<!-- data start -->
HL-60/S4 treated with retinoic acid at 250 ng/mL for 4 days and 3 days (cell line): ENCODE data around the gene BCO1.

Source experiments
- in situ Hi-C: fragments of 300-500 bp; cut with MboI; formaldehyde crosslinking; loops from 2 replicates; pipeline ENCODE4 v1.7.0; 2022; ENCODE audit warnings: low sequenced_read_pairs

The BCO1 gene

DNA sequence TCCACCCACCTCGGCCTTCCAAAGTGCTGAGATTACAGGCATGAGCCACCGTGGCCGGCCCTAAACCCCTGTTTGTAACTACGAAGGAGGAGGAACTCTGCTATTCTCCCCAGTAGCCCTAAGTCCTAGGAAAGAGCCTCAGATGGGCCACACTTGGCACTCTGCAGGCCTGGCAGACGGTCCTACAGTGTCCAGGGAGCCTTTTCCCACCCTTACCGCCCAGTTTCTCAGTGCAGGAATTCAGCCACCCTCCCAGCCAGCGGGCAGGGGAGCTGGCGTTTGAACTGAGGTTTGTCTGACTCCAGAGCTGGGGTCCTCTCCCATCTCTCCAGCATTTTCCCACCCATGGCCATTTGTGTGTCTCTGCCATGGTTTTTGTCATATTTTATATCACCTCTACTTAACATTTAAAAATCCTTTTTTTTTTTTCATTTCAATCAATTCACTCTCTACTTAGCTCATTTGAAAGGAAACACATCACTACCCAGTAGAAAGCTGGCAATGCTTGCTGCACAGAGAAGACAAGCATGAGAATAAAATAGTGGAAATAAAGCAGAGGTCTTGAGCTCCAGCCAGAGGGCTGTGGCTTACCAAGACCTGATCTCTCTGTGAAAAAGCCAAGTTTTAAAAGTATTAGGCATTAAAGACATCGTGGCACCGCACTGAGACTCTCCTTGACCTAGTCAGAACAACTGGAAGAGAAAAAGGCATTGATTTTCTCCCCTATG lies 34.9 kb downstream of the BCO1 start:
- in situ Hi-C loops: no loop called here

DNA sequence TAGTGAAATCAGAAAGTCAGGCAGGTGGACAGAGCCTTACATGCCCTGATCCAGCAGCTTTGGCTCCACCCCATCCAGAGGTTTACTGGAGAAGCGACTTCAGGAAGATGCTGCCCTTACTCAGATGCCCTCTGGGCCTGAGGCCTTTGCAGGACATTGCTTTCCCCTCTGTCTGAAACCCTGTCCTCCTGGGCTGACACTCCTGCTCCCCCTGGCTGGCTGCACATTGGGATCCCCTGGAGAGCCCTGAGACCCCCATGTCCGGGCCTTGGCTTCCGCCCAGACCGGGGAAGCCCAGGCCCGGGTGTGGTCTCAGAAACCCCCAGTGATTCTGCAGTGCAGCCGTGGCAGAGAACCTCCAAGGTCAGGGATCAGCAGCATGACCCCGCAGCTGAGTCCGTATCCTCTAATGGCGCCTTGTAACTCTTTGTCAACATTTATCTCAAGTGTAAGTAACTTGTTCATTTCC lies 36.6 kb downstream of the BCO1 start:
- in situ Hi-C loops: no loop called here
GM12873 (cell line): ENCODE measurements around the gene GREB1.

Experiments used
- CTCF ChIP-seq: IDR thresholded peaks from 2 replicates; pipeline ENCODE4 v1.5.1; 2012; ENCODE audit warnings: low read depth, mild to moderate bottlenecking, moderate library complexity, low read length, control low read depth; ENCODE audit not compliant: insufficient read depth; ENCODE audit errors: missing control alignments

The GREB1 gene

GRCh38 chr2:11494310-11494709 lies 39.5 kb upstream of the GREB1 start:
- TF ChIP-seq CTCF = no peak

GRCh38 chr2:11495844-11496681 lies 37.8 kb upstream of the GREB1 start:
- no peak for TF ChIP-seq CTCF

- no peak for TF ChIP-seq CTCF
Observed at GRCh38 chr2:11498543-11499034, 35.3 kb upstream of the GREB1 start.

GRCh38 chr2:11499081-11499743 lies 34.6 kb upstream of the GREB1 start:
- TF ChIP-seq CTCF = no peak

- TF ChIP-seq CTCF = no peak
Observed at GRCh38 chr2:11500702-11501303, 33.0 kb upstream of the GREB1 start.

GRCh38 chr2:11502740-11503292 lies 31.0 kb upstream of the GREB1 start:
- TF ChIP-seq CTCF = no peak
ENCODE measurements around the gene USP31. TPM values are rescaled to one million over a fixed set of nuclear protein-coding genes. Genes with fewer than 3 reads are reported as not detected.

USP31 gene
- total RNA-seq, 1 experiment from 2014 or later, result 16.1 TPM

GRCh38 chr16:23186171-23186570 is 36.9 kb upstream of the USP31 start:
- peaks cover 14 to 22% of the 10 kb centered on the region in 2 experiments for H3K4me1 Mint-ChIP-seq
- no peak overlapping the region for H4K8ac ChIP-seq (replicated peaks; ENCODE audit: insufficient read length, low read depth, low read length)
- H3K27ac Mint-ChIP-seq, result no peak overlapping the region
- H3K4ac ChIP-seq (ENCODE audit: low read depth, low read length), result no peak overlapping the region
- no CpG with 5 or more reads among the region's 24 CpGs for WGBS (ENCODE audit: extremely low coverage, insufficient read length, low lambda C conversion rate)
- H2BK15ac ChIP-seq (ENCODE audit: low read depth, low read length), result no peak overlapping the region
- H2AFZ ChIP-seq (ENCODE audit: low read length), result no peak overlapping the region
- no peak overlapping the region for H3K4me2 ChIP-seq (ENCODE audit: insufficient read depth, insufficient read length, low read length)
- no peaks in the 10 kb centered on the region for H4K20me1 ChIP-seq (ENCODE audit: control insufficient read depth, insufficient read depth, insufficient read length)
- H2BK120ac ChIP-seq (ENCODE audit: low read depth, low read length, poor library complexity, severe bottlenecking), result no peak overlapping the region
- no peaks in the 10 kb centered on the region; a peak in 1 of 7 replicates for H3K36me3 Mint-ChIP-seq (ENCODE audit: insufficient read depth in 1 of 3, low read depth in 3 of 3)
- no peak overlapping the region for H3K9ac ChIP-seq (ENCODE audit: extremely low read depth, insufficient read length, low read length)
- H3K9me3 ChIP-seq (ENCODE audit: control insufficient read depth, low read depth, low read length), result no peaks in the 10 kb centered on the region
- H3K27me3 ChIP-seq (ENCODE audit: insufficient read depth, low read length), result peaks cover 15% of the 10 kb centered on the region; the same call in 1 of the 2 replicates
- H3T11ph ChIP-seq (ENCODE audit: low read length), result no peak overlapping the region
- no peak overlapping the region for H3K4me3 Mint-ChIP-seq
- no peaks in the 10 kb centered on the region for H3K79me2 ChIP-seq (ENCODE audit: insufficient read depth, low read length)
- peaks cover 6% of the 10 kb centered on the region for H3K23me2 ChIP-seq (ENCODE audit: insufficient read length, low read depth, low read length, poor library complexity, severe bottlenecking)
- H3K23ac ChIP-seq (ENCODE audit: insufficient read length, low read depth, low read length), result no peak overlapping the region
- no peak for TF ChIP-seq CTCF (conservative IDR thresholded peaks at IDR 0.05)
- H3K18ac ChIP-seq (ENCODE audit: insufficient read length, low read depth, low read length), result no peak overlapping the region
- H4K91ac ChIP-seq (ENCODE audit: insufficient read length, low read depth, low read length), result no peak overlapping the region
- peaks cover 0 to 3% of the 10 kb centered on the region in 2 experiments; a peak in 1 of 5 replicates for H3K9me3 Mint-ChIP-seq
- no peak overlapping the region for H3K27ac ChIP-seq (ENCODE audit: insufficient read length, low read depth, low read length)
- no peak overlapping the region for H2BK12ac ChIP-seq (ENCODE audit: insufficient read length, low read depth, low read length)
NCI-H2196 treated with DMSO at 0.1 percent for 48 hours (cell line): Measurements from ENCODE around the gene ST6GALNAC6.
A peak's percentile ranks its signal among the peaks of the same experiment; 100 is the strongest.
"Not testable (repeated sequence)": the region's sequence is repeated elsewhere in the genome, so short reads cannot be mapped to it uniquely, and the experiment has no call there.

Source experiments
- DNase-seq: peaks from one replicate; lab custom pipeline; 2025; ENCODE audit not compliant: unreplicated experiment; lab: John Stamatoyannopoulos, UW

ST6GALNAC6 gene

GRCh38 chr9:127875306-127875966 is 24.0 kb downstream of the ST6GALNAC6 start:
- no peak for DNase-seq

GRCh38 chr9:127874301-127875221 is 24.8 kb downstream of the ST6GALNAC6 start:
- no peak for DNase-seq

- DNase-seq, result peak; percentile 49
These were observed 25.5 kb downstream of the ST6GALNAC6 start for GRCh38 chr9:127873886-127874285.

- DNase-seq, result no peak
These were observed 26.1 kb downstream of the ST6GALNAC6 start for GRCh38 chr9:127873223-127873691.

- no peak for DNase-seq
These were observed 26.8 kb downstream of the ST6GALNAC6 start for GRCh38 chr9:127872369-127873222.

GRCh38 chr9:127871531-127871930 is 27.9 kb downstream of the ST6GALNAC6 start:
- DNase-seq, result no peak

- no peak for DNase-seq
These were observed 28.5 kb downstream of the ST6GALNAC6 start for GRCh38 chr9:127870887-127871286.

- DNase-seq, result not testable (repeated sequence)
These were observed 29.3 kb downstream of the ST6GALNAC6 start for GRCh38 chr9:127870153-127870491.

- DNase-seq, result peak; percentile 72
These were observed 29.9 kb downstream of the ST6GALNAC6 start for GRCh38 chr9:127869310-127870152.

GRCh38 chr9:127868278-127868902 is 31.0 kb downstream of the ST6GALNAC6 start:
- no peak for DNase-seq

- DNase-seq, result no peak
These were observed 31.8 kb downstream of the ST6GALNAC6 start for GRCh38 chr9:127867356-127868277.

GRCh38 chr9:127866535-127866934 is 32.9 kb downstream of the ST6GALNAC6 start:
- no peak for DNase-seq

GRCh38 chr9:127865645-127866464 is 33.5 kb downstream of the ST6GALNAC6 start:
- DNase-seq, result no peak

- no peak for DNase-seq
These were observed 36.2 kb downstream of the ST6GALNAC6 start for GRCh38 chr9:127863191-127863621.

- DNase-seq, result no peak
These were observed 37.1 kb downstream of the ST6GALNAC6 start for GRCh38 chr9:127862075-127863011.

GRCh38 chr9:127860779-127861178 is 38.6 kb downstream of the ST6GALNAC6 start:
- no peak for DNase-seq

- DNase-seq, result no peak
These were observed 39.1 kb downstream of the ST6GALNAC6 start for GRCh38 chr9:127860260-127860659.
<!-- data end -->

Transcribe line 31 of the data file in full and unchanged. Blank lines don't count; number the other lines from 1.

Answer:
- H3K27ac Mint-ChIP-seq, result no peak overlapping the region